But lo! The name is not the only non-functioning aspect of TAVFKAPCPA. It turns out the web site you have to use to buy tickets for any event in any of the PCPA venues is functionally unusable. I know – because I just tried to buy a ticket there. Have you tried it? Go take a look and see what you think. The experience is at least consistent with the new brand name. It’s terrible. After slashing and burning through five screens, I aborted and picked up the phone. When I got the box office, I asked if they knew how terrible the experience of trying to buy a ticket online was. “Yes.” It’s been this way for at least a year. So what is being done about it?
Why does this matter? If every arts group in the building has to use the TAVFKAPCPA web site for ticketing, and the online experience is bad enough to actually dissuade people from making a purchase, the web site is negatively impacting everyone. Instead of leading to more ticket sales and attendance, the poor UX is going the other way. It’s hard enough to get people to buy tickets to go see some theatre. The last thing we need is a botched web site that further narrows the number of people who can jump through all the hoops and navigate the unhappy experience.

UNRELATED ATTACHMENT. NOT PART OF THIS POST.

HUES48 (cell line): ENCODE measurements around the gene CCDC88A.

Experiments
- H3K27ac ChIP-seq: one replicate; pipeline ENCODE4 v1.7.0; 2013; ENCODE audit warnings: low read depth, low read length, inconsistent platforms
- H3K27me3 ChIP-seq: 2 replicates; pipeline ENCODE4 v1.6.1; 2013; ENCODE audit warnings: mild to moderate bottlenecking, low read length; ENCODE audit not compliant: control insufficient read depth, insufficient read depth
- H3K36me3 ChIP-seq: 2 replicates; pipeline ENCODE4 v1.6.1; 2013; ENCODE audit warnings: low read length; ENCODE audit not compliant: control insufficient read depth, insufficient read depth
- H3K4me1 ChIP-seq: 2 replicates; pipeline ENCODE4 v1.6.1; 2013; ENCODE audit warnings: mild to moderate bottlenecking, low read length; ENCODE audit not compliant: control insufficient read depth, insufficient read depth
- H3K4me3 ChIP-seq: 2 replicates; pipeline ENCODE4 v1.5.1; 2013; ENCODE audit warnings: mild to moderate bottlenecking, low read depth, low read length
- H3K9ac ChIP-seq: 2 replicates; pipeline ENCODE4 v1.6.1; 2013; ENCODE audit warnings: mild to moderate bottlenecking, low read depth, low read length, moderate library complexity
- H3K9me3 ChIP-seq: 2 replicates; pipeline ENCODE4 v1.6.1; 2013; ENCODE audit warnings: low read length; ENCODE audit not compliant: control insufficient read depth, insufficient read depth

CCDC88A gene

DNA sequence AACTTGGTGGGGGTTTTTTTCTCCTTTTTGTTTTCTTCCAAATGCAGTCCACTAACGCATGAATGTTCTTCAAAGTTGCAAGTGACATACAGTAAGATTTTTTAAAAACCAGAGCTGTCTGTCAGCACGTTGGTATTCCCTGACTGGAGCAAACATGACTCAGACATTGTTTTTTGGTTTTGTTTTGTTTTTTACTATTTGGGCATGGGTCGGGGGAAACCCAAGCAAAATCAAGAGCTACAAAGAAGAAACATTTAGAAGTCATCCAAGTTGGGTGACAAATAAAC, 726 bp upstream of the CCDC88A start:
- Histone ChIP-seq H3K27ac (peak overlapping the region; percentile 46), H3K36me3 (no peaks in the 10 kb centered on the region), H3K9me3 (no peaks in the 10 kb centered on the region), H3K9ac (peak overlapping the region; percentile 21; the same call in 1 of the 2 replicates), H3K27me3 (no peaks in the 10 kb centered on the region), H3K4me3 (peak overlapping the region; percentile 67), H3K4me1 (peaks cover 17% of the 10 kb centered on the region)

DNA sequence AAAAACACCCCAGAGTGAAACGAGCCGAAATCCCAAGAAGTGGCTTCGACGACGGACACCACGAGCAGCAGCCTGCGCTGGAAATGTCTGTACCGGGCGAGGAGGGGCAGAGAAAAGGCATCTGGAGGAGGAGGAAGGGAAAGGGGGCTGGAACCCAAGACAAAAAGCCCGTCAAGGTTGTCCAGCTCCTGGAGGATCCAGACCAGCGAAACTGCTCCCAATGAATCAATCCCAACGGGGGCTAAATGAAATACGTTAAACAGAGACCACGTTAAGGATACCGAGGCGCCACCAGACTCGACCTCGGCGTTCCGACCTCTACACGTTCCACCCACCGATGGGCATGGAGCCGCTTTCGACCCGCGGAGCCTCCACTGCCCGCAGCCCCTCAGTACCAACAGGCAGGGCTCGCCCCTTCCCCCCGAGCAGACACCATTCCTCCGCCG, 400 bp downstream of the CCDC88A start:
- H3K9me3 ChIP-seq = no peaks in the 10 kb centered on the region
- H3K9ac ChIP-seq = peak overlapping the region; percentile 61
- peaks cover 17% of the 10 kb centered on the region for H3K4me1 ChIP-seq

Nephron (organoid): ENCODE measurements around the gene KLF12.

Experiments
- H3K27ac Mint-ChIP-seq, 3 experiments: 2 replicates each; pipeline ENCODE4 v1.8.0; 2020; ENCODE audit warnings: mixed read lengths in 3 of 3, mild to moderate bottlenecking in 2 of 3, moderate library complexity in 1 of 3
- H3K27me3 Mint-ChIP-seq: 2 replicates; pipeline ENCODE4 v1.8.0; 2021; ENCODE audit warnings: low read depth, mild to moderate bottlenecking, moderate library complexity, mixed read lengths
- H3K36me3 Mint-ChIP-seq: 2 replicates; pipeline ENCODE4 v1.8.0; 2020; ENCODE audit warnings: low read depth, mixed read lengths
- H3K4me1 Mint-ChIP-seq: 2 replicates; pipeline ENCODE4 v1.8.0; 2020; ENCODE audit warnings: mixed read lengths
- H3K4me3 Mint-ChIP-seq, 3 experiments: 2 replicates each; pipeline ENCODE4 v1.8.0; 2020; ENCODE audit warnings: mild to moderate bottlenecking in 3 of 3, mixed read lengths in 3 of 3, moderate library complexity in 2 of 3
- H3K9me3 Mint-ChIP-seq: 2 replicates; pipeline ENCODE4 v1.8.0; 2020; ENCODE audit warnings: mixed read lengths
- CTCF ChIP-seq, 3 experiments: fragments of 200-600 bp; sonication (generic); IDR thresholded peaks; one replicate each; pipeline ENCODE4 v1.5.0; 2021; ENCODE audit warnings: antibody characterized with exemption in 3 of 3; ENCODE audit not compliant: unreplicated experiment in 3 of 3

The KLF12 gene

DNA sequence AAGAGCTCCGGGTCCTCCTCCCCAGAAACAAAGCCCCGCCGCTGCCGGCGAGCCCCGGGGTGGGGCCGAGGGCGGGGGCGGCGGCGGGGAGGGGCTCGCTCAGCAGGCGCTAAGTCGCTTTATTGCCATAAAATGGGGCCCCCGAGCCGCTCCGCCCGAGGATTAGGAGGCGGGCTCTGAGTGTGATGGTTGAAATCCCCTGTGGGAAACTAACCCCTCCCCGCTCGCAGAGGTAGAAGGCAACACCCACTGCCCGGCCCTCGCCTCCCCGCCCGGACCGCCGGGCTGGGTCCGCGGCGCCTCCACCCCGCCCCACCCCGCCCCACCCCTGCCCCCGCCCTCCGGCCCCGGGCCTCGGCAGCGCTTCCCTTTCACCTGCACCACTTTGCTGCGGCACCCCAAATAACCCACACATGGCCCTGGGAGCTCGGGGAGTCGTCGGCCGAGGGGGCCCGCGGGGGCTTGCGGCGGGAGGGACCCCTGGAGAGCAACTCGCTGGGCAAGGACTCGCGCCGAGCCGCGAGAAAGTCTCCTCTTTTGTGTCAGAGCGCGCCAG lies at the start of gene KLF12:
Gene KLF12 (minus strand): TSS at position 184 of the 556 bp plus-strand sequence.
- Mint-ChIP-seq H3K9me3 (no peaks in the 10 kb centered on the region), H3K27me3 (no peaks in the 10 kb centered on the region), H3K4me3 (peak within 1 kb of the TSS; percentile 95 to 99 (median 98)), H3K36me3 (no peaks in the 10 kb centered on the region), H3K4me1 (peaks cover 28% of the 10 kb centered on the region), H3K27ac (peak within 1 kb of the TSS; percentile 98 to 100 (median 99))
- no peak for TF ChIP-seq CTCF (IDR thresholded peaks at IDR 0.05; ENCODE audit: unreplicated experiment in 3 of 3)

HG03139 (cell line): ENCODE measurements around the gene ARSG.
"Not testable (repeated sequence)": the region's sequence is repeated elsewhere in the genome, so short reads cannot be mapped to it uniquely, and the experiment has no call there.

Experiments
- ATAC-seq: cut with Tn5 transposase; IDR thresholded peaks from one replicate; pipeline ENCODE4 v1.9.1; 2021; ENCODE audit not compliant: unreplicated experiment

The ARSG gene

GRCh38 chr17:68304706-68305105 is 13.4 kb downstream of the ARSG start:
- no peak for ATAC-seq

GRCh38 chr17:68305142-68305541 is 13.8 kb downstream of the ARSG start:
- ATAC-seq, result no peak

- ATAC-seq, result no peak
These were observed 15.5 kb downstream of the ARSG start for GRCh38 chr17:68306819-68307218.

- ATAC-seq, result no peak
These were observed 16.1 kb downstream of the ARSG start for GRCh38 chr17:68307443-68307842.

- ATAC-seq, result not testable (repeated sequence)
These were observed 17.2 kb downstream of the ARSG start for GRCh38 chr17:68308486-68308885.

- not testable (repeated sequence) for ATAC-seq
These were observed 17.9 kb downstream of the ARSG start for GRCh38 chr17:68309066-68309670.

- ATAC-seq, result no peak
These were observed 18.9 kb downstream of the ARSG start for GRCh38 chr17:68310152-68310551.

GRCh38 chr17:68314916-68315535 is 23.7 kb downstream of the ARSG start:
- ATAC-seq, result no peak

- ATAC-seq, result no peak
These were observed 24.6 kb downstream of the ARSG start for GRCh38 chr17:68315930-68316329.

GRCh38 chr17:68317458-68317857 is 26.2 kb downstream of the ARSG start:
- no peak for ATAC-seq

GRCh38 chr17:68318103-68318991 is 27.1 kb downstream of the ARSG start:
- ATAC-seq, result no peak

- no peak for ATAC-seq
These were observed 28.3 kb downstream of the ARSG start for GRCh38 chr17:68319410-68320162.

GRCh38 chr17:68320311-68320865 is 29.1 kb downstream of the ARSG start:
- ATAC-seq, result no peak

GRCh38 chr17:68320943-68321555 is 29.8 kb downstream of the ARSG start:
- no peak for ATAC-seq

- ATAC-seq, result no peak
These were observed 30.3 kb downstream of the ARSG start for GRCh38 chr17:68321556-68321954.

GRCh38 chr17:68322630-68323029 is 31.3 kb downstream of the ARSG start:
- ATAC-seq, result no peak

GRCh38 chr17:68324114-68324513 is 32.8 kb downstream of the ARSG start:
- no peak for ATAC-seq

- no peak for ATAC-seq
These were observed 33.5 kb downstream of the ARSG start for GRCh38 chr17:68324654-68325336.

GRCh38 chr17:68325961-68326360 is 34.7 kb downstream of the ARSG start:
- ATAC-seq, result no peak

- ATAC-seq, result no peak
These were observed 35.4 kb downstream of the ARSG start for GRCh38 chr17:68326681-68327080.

As always, the larger question here is: Why, instead of the world class downtown performance space we need, does Portland have TAVFKAPCPA, with carpeting to take you back to East Berlin, bad food, and overpriced tickets that you can’t even buy online because the web site is so bad? Where is the larger vision? Where is the urgency to get with the program? Who is giving the current status quo a pass and saying, essentially “Yeah, looks good. Everything works for me.”
Are people aware of the issues? Someone needs to light a fire here before the next surprise “enhancement” at PCPA unveils itself.